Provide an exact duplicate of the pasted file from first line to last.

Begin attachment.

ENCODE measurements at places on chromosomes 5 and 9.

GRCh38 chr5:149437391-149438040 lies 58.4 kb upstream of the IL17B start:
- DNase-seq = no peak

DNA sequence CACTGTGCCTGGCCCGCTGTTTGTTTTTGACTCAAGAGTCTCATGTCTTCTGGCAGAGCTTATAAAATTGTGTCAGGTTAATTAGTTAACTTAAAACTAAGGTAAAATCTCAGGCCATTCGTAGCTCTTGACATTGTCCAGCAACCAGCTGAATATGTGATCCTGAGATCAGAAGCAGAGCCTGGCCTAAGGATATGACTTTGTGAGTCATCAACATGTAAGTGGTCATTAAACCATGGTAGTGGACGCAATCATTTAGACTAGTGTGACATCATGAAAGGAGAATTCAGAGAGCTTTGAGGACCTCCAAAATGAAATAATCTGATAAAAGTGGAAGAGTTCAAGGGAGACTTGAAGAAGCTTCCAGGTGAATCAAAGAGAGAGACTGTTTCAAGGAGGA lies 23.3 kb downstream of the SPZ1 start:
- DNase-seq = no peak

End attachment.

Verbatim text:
ENCODE measurements at places on chromosomes 5 and 9.

GRCh38 chr5:149437391-149438040 lies 58.4 kb upstream of the IL17B start:
- DNase-seq = no peak

DNA sequence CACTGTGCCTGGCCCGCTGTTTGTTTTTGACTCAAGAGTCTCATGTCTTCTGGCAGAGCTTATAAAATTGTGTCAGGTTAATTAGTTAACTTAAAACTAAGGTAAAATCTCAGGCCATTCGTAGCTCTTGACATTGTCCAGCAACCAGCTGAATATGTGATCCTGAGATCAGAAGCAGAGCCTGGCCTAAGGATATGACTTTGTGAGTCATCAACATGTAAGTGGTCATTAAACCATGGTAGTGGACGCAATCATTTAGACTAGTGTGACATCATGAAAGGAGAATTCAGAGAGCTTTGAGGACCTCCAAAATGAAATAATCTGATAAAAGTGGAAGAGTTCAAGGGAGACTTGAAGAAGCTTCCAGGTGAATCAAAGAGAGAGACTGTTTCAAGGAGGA lies 23.3 kb downstream of the SPZ1 start:
- DNase-seq = no peak